In Ann Arbor, Lou Glazer, the head of Michigan Future Inc., has run similar comparisons between Minnesota and Michigan, where the Republican governor, Rick Snyder, has also won headlines for cutting business taxes and signing a right-to-work law. Glazer compared Minnesota’s performance since 1990 with that of Michigan: Michigan lost.
In that time, Glazer said, Minnesota increased employment by 29 percent, Michigan by 7 per cent. Minnesota’s unemployment rate is two-thirds that of Michigan. In Minnesota, 79 percent of adults are working, compared to 67 percent in Michigan. In 1990, per capita income in Minnesota was $1,800 more than in Michigan: today, the gap is closer to $8,000.
Indiana Gov. Mitch Daniels left office last year with the cheers of conservatives ringing in his ears for his budget-balancing success. But an earlier blog noted that, during Daniels’ term, Indiana sank from 33rd in the nation in per capita income to 44th, and last in the Midwest.
Another blog assessed the impact of right-to-work laws and found there wasn’t much. There are 24 right-to-work states, where workers in unionized businesses don’t have to join the union or pay union dues. In unemployment and economic growth, these 24 split pretty evenly between high-performance and low-performance states. Most had lower per capita incomes, but that might be because most of them are in the South.
This review was prompted by a note from an Iowan noting that his right-to-work state also had a budget surplus and low unemployment. No argument there, except that Iowa has been a right-to-work state since 1947, in good times and bad. It’s a stretch to credit this status for everything that’s happened since.
The above indicates that, at the moment, the Democrats are winning the argument. So that should settle things, right?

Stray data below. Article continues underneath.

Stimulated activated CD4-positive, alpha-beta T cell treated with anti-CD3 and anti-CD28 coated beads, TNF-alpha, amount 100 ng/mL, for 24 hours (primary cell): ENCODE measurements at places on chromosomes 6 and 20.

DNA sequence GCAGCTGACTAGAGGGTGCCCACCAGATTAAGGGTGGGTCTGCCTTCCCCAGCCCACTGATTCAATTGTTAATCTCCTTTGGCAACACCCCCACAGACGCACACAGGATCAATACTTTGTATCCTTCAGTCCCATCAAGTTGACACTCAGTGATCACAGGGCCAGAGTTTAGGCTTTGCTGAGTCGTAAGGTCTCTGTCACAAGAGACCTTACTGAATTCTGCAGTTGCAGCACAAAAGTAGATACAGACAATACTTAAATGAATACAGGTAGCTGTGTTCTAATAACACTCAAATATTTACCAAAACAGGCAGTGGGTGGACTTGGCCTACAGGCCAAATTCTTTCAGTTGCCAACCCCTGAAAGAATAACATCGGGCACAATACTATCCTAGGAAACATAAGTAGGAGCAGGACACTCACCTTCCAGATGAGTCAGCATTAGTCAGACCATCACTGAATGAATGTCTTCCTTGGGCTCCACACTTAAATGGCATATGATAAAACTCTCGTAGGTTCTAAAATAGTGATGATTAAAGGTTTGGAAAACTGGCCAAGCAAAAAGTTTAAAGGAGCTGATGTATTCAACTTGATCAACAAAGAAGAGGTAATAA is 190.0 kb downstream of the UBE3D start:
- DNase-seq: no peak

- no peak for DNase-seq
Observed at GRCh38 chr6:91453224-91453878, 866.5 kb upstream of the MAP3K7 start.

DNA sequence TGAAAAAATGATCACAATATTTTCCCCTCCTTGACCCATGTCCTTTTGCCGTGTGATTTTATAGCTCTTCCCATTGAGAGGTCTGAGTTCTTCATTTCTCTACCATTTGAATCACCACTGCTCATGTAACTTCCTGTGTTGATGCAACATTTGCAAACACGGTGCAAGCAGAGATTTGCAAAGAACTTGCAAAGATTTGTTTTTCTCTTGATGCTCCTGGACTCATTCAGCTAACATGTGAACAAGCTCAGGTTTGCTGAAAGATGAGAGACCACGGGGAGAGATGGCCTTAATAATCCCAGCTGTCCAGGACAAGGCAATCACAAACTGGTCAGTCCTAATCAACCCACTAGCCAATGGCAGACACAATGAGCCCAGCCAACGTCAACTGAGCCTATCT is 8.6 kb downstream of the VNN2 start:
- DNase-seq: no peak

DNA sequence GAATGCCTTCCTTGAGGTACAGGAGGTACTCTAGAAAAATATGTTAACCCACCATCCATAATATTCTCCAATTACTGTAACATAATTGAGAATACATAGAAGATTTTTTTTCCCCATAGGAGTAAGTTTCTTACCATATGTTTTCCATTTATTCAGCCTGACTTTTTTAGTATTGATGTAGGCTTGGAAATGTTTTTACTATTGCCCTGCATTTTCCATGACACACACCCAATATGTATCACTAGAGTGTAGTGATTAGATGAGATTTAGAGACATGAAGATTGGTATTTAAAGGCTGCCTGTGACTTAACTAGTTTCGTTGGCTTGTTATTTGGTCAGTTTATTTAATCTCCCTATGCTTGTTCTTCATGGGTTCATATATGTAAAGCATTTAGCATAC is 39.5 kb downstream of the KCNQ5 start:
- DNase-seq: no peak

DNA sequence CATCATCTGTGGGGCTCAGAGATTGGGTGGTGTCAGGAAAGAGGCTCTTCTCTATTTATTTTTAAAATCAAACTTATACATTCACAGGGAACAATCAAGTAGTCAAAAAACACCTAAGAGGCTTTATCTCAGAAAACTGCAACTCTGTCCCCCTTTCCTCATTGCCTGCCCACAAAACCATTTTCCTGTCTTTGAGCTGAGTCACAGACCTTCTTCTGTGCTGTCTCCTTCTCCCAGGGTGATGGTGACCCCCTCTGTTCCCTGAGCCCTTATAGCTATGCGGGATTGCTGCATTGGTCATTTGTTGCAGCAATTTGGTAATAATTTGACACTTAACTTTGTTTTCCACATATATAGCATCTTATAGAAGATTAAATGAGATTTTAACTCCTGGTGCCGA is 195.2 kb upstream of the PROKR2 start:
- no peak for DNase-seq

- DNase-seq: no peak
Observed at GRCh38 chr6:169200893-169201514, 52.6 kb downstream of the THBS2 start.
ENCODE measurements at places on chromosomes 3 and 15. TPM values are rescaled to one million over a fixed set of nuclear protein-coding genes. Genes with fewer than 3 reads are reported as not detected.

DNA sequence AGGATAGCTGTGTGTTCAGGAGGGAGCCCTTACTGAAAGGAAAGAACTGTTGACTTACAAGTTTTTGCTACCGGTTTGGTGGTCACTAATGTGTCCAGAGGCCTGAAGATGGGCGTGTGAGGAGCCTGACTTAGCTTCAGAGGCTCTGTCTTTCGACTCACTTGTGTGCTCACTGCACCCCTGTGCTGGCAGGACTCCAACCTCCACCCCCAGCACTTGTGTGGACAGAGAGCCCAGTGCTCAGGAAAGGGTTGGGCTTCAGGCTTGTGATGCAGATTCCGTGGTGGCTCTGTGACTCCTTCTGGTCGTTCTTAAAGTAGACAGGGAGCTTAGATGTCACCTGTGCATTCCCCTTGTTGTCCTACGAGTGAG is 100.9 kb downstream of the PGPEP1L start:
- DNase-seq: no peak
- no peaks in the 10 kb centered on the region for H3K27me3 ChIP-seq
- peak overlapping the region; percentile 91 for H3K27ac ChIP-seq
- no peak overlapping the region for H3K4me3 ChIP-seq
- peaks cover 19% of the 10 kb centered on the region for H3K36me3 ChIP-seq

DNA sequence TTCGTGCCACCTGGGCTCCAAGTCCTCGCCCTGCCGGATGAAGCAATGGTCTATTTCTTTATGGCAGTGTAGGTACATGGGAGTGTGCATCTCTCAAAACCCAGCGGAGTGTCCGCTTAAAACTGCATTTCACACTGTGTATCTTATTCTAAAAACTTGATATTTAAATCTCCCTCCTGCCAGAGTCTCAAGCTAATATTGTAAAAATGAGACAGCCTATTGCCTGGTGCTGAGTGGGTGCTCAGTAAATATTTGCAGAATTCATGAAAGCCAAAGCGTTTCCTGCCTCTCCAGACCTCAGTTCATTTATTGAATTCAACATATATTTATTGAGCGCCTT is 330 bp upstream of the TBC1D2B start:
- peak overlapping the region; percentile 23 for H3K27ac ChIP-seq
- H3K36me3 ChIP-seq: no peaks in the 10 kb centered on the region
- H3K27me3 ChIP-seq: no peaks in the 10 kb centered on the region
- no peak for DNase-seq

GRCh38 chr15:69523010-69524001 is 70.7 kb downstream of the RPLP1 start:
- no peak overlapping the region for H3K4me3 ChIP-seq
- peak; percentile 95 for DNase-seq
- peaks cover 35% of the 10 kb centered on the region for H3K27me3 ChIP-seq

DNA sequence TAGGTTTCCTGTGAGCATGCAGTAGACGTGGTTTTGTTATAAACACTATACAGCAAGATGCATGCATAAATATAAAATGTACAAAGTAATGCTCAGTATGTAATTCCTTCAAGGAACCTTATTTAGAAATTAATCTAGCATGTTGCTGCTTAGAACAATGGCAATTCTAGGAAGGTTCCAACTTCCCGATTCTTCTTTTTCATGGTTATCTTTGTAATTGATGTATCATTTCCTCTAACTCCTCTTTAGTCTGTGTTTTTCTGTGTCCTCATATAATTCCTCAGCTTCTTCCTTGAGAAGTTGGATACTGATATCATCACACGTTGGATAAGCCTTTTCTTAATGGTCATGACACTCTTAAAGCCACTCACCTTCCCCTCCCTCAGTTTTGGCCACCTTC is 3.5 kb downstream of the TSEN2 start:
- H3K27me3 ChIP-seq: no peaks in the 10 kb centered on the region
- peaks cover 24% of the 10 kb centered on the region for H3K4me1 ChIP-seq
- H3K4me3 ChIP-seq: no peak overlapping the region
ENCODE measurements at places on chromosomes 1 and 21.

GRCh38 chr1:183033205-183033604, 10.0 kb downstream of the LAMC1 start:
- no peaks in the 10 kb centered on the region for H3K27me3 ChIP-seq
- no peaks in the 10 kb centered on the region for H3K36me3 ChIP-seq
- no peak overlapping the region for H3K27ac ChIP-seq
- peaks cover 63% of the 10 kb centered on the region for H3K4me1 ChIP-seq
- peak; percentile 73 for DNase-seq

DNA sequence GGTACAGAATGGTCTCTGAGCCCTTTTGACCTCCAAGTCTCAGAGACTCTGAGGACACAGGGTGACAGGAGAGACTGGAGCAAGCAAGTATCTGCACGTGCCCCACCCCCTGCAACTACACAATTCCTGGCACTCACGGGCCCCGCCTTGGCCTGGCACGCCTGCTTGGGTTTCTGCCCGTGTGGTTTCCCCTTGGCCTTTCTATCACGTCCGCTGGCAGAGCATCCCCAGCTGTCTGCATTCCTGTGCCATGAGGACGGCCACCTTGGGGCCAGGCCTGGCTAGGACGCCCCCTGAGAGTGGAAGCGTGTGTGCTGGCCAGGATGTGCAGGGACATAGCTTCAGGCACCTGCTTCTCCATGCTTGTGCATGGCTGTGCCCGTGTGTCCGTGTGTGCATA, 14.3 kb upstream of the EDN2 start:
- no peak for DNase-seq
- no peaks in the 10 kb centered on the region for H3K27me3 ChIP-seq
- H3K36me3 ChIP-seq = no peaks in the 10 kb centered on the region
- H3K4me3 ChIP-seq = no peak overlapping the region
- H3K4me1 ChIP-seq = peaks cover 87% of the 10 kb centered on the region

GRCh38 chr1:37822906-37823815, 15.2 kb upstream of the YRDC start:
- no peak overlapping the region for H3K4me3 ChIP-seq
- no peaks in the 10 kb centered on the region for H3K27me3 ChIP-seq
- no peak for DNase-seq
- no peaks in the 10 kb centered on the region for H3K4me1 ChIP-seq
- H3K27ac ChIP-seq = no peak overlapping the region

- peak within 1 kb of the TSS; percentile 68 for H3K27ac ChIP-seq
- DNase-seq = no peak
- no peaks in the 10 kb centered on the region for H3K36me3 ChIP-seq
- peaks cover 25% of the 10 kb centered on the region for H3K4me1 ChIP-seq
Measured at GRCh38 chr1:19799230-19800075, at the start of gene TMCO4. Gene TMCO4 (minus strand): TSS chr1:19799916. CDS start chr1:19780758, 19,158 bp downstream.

The history of Midwestern states did not begin about three years ago, with the inauguration of Dayton and his Republican fellow governors. Most of the statistics cited above are rooted in events before their terms, sometimes long before.
As we noted above, the divergence between incomes in Wisconsin and Minnesota began some 50 years ago. More to the point, most Midwestern states – Michigan, Wisconsin and Indiana especially – have economies based on heavy industry. Industry’s decline in the last half century, culminating in the recession, has hit these states harder than it did Minnesota, which has less of a heavy industry legacy to overcome.
What can be said is that Walker hasn’t made things any better. Daniels made things demonstrably worse. With Dayton, so far so good.
Economists like Jacobs, Johnston and Glazer are on stronger ground when they argue that governors such as Dayton are preparing their states to compete in the global economy by spending in crucial areas such as education and infrastructure. Walker and Daniels, by focusing more on budget-cutting than investment, leave their states with no weapons to fight these global economic wars.
The betting here is that this spending will pay off with higher growth in the years to come. Is this a solid bet? Stayed tuned.